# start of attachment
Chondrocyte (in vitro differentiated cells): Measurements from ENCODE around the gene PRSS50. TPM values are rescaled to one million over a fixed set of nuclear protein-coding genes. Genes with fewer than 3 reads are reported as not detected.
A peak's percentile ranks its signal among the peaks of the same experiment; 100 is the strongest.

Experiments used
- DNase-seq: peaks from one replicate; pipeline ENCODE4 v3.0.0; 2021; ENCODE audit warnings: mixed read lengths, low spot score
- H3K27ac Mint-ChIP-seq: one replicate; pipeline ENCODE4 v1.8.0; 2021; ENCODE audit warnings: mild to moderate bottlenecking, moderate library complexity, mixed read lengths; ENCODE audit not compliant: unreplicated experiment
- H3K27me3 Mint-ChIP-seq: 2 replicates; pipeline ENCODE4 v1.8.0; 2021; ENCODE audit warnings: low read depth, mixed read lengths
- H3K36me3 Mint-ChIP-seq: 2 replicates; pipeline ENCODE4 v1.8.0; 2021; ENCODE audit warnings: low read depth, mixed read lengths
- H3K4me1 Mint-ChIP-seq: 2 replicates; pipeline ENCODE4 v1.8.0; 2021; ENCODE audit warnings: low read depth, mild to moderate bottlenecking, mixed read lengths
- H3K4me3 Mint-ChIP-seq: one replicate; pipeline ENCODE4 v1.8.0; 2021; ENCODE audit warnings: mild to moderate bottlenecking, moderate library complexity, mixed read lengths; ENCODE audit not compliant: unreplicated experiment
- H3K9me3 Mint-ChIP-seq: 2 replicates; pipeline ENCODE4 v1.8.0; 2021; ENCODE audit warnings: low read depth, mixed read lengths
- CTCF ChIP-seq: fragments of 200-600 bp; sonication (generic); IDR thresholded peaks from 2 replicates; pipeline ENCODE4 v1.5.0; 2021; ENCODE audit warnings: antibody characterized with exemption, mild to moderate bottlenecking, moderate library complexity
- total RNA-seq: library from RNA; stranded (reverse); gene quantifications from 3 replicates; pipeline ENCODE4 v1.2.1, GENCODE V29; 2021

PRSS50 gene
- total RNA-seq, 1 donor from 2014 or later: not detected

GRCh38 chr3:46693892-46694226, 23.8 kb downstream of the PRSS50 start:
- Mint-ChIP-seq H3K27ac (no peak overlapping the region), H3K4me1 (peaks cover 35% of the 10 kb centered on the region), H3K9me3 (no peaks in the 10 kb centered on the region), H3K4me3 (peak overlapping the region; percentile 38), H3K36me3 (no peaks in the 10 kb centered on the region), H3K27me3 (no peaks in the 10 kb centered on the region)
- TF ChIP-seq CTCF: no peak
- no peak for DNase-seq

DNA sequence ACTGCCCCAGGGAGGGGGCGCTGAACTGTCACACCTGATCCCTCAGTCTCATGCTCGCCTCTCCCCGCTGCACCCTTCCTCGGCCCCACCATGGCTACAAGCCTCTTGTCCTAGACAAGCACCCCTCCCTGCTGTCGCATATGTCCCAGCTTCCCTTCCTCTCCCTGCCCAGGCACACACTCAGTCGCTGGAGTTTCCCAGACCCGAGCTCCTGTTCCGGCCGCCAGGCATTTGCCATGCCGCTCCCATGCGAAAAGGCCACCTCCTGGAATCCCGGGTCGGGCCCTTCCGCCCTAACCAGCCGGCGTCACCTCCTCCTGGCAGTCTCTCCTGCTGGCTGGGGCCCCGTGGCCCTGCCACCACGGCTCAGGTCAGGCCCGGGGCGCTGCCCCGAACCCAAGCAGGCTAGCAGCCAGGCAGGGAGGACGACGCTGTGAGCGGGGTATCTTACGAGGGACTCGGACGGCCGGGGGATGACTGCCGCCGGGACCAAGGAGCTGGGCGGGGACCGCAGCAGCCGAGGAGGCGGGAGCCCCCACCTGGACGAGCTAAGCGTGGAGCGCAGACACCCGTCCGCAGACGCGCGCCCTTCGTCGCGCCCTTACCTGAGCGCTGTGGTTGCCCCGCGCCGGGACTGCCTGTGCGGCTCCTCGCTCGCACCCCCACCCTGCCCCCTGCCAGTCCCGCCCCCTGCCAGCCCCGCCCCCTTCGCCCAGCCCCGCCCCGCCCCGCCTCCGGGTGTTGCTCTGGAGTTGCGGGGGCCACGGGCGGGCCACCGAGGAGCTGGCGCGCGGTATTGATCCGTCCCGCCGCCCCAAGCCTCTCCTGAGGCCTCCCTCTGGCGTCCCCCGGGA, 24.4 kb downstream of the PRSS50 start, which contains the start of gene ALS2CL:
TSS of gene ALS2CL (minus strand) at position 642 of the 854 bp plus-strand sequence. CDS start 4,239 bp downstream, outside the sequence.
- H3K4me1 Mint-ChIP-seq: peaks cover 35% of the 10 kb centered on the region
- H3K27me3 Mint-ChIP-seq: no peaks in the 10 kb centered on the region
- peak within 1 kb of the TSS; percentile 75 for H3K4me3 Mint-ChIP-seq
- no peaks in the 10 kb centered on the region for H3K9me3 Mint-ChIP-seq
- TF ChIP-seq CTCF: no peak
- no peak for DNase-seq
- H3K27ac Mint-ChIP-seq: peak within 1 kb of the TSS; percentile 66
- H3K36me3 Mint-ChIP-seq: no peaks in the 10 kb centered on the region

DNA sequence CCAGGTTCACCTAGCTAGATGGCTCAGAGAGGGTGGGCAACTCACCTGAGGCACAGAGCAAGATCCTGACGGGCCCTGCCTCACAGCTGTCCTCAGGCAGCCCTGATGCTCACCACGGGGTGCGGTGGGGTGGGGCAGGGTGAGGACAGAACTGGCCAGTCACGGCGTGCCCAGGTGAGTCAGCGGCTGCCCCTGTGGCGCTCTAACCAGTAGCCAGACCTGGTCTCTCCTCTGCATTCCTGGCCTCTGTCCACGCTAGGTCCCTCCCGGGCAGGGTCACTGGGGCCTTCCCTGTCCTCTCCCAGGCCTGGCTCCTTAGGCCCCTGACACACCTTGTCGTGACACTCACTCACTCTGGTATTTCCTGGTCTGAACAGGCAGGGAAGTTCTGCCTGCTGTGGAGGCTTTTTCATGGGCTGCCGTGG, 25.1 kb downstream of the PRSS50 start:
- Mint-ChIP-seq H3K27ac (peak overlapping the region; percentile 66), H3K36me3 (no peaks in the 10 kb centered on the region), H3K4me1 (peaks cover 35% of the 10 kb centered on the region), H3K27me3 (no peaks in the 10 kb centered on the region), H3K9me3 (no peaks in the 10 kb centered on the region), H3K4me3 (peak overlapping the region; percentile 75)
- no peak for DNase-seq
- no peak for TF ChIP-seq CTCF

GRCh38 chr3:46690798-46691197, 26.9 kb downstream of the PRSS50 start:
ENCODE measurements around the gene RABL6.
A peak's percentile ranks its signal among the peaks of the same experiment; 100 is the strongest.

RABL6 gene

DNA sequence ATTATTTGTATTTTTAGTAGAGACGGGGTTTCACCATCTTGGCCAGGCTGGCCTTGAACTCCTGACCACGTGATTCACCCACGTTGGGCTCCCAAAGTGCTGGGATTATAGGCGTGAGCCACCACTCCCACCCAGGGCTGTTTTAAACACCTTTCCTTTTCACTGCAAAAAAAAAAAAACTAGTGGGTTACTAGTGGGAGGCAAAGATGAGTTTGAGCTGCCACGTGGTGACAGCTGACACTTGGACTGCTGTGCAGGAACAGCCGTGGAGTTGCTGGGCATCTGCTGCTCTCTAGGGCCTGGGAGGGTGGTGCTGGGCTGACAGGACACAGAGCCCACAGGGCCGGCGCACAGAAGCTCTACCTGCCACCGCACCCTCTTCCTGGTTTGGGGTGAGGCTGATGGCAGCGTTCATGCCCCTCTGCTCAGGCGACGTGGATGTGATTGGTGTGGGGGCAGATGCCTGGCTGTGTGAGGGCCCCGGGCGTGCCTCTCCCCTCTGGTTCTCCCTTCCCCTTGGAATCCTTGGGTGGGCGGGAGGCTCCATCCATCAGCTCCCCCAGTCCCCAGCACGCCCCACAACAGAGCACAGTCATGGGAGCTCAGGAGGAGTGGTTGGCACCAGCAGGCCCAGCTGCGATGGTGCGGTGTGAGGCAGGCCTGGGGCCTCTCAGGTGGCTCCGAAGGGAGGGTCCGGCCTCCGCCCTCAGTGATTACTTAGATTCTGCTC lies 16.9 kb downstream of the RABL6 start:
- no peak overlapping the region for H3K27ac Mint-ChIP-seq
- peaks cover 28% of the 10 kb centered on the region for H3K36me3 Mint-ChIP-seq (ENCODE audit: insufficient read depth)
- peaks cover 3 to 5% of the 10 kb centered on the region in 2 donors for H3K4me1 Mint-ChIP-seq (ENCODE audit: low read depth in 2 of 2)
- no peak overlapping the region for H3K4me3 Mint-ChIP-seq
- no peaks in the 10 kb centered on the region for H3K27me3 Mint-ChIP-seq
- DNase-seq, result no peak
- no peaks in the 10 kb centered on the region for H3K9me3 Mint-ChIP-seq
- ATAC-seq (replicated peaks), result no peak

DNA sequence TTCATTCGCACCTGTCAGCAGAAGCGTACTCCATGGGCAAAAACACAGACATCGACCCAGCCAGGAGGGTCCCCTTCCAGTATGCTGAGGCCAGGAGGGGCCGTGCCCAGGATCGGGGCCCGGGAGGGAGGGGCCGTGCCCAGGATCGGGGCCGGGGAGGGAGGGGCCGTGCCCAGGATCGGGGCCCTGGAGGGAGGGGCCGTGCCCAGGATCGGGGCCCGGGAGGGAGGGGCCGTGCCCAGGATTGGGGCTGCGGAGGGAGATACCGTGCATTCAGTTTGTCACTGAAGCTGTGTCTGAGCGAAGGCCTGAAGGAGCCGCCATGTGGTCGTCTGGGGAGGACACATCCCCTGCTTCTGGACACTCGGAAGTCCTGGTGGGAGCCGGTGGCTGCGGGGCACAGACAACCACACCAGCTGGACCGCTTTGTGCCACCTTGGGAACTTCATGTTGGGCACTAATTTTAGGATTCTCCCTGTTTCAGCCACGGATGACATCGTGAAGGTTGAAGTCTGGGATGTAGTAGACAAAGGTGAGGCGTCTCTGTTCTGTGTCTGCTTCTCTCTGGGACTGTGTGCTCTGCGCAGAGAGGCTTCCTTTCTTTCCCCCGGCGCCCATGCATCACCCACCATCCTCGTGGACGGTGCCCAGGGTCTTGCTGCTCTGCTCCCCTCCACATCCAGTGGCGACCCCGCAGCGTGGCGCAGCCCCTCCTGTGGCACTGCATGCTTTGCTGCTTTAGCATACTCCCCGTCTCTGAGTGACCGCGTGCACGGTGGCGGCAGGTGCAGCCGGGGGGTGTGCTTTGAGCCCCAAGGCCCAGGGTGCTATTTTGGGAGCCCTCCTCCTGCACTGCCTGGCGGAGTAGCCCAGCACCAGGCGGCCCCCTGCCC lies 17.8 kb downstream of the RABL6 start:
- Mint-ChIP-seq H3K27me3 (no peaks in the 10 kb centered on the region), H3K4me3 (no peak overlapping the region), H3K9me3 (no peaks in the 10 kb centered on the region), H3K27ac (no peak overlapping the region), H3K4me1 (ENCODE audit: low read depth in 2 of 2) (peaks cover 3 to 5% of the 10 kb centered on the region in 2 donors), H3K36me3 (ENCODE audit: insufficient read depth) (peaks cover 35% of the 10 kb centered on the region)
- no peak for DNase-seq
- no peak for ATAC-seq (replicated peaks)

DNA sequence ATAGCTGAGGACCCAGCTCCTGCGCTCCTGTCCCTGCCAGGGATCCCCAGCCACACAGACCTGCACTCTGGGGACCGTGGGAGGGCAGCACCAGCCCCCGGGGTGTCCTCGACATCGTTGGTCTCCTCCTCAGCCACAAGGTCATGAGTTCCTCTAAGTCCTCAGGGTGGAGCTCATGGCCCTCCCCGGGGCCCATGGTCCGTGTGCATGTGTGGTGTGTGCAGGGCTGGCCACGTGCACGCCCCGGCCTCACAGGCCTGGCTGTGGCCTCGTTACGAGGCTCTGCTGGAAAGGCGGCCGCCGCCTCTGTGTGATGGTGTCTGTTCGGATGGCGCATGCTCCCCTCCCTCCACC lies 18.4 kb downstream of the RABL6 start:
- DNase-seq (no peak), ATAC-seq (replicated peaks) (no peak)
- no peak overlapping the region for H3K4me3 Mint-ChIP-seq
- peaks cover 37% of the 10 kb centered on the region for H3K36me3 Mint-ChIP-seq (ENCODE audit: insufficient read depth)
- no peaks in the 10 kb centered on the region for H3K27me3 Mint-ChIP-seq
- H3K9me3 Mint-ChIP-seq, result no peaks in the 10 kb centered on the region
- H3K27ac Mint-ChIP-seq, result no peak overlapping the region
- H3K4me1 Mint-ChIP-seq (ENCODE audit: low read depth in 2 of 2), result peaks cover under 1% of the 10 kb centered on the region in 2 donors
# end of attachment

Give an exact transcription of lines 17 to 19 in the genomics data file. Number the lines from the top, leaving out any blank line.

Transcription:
- TF ChIP-seq CTCF: no peak
- no peak for DNase-seq

DNA sequence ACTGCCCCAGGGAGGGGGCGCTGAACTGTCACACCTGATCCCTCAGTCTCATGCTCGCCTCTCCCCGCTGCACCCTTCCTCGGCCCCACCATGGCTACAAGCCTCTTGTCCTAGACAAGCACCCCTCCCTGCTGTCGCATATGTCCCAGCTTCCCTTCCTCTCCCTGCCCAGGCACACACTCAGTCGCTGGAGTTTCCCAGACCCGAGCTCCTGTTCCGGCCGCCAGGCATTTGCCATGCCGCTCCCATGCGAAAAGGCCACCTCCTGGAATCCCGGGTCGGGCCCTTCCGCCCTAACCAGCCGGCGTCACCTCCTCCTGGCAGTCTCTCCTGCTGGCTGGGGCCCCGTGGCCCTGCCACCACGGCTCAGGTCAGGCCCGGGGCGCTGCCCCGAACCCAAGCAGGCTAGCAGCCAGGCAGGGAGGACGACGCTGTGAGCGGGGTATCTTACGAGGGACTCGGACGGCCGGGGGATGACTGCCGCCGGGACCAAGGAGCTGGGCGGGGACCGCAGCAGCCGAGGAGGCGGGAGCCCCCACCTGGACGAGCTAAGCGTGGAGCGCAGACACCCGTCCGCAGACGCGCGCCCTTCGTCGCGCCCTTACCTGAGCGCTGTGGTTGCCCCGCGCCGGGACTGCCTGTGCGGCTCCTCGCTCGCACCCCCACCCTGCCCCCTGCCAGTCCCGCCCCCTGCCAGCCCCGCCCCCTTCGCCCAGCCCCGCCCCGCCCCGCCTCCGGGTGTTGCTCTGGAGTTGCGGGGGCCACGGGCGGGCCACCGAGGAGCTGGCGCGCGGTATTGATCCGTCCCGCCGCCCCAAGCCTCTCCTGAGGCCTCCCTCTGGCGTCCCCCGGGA, 24.4 kb downstream of the PRSS50 start, which contains the start of gene ALS2CL: